Now a quick explanation about the choices of bottom mix and deco gas. We should already accept that using nitrox on the bottom and switching to a richer nitrox during ascent is a perfectly acceptable practice because it seems to lessen decompression stress. The EAN30 certainly gives a little edge compared to diving air. Its equivalent air depth at 35 metres is about 30 metres ( ([FN2 X (Depth + 10)] /0.79) – 10). Not much but every little helps. As stated before, the partial pressure of oxygen at depth with this mix is about 1.35 bar which Jennifer sensibly rounds up to 1.4. That gives a single dive limit of 150 minutes and a daily limit of 180 minutes. There’s an acceptable buffer for CNS loading for this type of dive.

The oxygen is an efficient finishing gas. There is no nitrogen in the mix and therefore by switching to oxygen at its maximum operating depth (MOD) for a resting decompression, which is about 6 metres or 20 feet at 1.6 bar PO2, will create the maximum theoretical increase in vacant partial pressure for the nitrogen dissolved in the Jennifer’s body. The result should be efficient gas elimination and some experts suggest that stop times derived from air tables can be cut by about one third when breathing oxygen. Of course, there is a downside because the CNS loading at 1.6 bar is high… about 2.3 percent per minute We will look at some options to manage this in a while.

Let’s look at what ascent time the DCIEM tables give for Jennifer’s dive. It is an ascent of 15 metres a minute plus or minus three metres and a straight 10 minute stop at six metres and another 10 minutes at three metres. These figures are based on air as a breathing medium.

An aggressive approach to her decompression obligation would have Jennifer ascend at 15 metres per minute, to arrive at her six metre stop ready to start breathing from her decompression gas. Since it is oxygen, she has decided to maintain the five-minute stop but when she ascends to three metres she cuts that stop from the suggested ten minutes to five. Her logic is that the tables called for two stops totalling15 minutes. She is using oxygen and therefore feels she can eliminate one third of that time. The choice to keep the six metre time unaltered and to cut the three metre stop in half was based on nothing more than her understanding that a five-minute safety stop at six metres is required regardless of what gas she might be breathing. Strikes me this is a good rule to follow… especially in this case.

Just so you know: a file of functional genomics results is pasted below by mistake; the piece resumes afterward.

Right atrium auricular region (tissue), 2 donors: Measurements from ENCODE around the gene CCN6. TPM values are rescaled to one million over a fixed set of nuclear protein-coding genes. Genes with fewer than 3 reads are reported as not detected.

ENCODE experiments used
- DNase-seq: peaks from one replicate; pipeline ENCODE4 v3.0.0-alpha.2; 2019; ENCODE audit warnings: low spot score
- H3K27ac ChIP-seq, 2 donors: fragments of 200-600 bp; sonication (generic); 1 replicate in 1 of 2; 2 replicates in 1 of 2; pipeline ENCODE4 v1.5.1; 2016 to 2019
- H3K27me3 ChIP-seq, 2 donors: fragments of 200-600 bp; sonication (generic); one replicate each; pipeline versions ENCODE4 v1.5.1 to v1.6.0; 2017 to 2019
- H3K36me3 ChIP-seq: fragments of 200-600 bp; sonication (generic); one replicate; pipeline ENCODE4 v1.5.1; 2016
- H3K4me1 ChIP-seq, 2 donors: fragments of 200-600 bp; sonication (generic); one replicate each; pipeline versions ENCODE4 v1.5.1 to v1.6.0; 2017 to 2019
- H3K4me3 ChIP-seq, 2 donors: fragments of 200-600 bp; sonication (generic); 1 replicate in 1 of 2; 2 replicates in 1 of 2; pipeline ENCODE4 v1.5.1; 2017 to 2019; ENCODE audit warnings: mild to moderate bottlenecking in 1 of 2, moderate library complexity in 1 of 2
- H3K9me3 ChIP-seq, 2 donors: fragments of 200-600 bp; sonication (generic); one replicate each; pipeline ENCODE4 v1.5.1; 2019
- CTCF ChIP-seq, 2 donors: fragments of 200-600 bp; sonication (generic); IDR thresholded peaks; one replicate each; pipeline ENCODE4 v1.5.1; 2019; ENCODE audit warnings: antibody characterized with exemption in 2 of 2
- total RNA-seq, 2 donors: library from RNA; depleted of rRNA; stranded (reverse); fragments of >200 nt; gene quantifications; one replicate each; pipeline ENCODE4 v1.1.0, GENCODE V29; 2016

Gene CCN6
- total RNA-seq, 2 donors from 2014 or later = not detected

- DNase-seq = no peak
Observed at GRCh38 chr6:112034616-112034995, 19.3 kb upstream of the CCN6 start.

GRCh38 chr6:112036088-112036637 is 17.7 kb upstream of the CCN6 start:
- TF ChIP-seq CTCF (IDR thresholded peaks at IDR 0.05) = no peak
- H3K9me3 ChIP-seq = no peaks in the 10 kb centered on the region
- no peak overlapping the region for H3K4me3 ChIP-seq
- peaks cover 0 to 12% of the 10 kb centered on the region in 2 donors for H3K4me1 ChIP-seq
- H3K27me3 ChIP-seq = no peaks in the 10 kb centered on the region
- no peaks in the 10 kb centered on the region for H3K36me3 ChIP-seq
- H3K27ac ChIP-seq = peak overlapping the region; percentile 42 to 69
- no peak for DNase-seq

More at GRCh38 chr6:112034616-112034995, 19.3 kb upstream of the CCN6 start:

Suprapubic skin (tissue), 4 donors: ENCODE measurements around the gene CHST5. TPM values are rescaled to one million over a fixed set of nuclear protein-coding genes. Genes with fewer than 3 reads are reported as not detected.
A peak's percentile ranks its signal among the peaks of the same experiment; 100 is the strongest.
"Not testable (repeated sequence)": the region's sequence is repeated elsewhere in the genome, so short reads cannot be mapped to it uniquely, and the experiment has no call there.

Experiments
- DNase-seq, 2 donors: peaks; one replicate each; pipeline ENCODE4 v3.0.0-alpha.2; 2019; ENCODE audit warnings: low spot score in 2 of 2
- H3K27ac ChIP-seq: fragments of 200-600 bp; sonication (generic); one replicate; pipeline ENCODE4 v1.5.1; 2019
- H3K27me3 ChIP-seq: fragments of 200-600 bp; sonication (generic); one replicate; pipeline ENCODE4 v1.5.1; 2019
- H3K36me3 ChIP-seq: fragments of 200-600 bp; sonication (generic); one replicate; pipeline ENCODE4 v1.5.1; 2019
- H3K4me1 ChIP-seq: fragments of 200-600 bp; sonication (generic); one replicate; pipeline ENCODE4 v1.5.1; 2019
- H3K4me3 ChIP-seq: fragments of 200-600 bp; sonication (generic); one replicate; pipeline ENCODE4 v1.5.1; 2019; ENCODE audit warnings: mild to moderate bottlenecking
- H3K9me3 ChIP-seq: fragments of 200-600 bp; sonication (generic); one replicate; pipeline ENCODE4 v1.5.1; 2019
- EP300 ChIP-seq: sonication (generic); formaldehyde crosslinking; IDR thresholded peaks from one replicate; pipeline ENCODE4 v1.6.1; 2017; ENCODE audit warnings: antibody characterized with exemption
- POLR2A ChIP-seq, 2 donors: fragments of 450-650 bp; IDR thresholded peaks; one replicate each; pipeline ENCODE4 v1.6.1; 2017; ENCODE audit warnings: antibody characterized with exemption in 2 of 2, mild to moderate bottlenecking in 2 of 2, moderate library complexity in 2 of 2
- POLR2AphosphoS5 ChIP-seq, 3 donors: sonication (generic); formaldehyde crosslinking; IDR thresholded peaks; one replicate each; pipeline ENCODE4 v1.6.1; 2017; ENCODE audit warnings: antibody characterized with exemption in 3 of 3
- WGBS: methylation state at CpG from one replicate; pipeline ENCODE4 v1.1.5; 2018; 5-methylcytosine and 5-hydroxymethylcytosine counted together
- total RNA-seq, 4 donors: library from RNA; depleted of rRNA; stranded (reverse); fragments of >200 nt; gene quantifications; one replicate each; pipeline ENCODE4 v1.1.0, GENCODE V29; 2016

Her decompression schedule then is two minutes to ascend from 35 metres to six metres, five minutes there and then an additional five at three metres and from there to the surface for a total of a little more than 12 minutes ascent time. Accelerated decompression. Short as possible and as aggressive as hell.

An optimal approach considers the variables on the day of the dive. Perhaps the diver is not as well hydrated as she should be, the water is cool and is moving, and there is another dive planned for later in the day, the moon is full, whatever it is, it’s accounted for. To push the odds in her favor with regard to off-gassing, Jennifer plans her ascent a little differently.

Firstly, she ignores the advantage given her by her nitrox bottom mix. She will use no EAD and therefore her decompression stops would be 10 and 10. Secondly, she slows her ascent to the slowest allowed by the DCIEM table… that’s 12 metres per minute. Lastly, the oxygen time. Although she could abbreviate both 10 minute stops to about seven each, she cuts only the six metre stop and it by only two minutes. The last stop at three metres she leaves intact.

Her ascent time then is two and a bit minutes travel time from 35 metres to six metres, eight minutes waiting there breathing oxygen and then an additional 10 minutes at three metres. She also makes the last stage of her ascent to the surface very slowly… perhaps taking a full minute between finishing her three metre stop and breaking the surface for a total of 21 to 22 minutes. Optimal decompression. She has take full advantage of every tool available to her to help eliminate as much inspired inert gas as is practical. Her aim is to surface with minimal bubbling rather than as quickly as possible.

And so, we now have some base from which to work at planning our own forays into staged decompression diving. You must ask yourself if you are interested in accelerating decompression or optimizing it.